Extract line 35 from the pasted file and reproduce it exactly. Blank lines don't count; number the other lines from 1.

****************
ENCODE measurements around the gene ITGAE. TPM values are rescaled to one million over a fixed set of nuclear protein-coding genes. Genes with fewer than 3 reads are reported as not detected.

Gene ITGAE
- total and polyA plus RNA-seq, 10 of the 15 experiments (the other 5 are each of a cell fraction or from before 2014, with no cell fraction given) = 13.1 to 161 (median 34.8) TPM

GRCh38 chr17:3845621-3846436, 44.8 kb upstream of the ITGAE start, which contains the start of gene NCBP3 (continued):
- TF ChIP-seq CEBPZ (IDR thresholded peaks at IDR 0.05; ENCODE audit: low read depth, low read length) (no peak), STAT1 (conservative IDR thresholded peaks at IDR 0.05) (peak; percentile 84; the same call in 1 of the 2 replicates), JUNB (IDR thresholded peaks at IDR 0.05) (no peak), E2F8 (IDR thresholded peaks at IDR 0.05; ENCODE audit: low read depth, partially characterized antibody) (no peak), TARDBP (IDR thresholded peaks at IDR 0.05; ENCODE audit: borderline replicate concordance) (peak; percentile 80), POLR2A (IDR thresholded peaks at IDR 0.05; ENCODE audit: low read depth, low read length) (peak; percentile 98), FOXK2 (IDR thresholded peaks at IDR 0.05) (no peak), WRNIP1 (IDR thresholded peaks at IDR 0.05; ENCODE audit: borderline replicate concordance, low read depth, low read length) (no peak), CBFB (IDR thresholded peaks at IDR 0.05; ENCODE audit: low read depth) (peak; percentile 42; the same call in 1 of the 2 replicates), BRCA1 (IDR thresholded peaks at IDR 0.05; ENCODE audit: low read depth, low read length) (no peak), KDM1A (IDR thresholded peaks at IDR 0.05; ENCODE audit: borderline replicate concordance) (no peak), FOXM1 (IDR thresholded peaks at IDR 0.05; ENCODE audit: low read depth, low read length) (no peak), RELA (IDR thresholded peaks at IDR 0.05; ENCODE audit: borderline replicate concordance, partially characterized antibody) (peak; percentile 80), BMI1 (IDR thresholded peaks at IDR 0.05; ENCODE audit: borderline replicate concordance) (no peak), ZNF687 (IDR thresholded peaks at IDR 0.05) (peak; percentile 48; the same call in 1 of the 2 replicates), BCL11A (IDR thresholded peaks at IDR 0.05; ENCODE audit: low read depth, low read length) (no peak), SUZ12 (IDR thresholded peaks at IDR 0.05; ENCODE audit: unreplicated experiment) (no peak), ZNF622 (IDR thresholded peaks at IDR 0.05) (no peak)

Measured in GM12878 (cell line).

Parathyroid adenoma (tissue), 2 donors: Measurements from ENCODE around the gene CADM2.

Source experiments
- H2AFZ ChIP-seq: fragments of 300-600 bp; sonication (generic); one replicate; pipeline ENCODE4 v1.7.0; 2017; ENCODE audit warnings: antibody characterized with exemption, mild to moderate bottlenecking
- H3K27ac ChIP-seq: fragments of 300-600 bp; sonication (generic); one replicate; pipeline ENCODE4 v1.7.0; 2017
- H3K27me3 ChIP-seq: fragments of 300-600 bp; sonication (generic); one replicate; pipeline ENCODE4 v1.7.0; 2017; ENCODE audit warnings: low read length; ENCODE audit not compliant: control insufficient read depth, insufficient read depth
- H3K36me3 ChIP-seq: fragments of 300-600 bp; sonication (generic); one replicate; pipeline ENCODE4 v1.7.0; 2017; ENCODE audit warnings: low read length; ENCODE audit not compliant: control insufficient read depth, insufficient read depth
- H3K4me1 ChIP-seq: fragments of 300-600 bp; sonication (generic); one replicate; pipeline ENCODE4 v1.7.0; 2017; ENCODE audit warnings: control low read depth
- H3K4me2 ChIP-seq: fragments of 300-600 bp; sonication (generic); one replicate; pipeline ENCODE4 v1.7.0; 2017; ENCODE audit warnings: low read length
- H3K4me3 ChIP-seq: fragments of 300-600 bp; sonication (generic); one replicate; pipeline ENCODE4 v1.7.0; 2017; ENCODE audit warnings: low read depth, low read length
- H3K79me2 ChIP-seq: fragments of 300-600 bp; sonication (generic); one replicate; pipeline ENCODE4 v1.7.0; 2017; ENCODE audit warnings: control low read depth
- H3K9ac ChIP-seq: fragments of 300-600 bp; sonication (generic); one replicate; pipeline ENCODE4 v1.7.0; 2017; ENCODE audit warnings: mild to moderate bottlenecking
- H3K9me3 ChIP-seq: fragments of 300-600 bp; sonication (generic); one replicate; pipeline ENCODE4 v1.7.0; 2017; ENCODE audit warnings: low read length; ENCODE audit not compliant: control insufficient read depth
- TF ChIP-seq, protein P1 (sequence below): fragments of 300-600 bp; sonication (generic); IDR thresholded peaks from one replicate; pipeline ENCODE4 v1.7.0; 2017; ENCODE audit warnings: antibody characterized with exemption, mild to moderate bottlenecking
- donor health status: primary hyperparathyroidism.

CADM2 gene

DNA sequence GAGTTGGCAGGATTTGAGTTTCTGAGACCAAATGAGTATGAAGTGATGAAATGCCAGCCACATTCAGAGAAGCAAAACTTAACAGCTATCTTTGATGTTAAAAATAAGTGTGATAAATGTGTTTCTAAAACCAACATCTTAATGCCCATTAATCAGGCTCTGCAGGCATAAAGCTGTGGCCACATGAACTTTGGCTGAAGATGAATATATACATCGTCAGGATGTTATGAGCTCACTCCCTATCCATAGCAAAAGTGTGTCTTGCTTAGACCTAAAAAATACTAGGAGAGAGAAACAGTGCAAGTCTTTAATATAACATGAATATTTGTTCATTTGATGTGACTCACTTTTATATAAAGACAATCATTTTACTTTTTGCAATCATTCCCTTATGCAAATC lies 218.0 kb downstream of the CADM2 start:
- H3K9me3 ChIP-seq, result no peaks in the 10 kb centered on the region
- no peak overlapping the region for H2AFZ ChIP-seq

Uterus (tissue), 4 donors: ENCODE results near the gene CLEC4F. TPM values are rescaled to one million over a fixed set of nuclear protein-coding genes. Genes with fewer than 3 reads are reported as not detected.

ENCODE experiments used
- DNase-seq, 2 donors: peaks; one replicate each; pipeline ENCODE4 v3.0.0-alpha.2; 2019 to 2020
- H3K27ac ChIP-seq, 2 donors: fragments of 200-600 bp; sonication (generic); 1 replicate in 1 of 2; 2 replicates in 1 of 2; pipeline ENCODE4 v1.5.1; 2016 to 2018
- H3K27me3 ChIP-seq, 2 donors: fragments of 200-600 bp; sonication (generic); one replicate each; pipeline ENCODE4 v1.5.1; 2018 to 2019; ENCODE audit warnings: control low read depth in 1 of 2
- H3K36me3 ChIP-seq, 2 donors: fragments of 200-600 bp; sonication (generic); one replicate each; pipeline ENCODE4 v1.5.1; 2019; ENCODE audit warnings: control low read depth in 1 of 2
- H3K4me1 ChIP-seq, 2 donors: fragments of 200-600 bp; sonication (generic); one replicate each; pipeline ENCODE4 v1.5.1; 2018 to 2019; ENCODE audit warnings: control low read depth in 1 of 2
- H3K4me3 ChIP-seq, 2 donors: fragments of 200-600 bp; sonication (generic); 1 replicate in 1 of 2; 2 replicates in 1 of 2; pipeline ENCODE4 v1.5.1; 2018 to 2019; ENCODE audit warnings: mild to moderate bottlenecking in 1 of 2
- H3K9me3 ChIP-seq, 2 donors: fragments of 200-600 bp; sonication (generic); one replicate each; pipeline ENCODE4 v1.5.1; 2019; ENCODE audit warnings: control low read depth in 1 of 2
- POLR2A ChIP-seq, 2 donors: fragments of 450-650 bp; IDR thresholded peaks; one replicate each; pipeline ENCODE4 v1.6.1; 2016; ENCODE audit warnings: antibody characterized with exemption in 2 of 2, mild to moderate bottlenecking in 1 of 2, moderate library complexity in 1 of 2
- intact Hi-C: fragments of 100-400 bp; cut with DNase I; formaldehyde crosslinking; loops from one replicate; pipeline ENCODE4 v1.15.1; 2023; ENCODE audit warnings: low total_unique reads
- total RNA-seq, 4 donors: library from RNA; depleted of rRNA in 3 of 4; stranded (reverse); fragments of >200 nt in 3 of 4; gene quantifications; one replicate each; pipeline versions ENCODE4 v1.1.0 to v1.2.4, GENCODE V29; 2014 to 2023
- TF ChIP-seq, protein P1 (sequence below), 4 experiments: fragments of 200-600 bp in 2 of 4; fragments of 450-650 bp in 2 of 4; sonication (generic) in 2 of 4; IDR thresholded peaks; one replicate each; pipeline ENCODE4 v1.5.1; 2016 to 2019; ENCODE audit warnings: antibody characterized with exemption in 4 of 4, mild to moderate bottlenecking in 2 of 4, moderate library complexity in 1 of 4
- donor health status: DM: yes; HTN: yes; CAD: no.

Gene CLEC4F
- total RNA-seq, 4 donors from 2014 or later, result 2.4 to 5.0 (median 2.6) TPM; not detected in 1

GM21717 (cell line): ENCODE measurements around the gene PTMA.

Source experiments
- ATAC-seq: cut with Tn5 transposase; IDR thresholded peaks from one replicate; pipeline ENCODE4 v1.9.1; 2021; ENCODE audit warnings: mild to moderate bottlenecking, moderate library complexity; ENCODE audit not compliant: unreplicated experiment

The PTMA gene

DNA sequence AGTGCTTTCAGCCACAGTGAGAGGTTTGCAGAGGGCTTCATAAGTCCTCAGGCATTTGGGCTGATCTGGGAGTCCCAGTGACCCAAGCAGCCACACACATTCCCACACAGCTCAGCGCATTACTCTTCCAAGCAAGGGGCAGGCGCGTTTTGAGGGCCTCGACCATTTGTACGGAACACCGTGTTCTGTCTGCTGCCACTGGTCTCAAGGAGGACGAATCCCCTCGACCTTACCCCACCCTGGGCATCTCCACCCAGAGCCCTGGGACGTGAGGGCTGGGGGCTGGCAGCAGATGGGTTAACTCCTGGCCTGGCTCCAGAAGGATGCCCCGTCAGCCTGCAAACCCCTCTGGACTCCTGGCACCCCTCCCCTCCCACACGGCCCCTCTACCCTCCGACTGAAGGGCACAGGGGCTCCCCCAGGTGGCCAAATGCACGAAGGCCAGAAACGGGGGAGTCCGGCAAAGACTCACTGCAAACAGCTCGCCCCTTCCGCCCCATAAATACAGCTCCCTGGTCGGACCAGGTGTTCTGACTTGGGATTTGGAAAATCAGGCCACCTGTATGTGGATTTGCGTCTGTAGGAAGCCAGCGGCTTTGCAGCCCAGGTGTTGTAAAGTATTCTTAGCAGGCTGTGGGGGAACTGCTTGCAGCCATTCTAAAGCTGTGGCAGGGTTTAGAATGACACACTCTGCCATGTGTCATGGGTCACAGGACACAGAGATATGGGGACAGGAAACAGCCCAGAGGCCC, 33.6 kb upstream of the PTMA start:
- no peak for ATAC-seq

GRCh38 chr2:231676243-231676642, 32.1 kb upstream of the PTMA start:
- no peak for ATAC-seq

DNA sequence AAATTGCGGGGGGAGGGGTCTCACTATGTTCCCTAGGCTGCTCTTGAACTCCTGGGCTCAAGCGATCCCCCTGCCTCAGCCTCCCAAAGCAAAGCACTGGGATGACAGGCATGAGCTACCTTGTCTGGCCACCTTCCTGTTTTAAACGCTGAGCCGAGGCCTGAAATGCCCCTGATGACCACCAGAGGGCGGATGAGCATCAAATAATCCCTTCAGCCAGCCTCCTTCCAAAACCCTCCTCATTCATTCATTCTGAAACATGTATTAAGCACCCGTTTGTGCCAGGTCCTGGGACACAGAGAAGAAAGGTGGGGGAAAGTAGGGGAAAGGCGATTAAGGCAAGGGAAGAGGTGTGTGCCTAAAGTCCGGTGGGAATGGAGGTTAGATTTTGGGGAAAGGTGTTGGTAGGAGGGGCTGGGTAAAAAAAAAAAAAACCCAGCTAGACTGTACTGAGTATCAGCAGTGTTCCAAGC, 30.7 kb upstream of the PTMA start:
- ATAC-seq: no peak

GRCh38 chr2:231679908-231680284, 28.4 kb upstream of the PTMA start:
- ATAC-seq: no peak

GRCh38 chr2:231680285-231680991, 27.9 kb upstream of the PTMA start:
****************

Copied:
- intact Hi-C: fragments of 100-400 bp; cut with DNase I; formaldehyde crosslinking; loops from one replicate; pipeline ENCODE4 v1.15.1; 2023; ENCODE audit warnings: low total_unique reads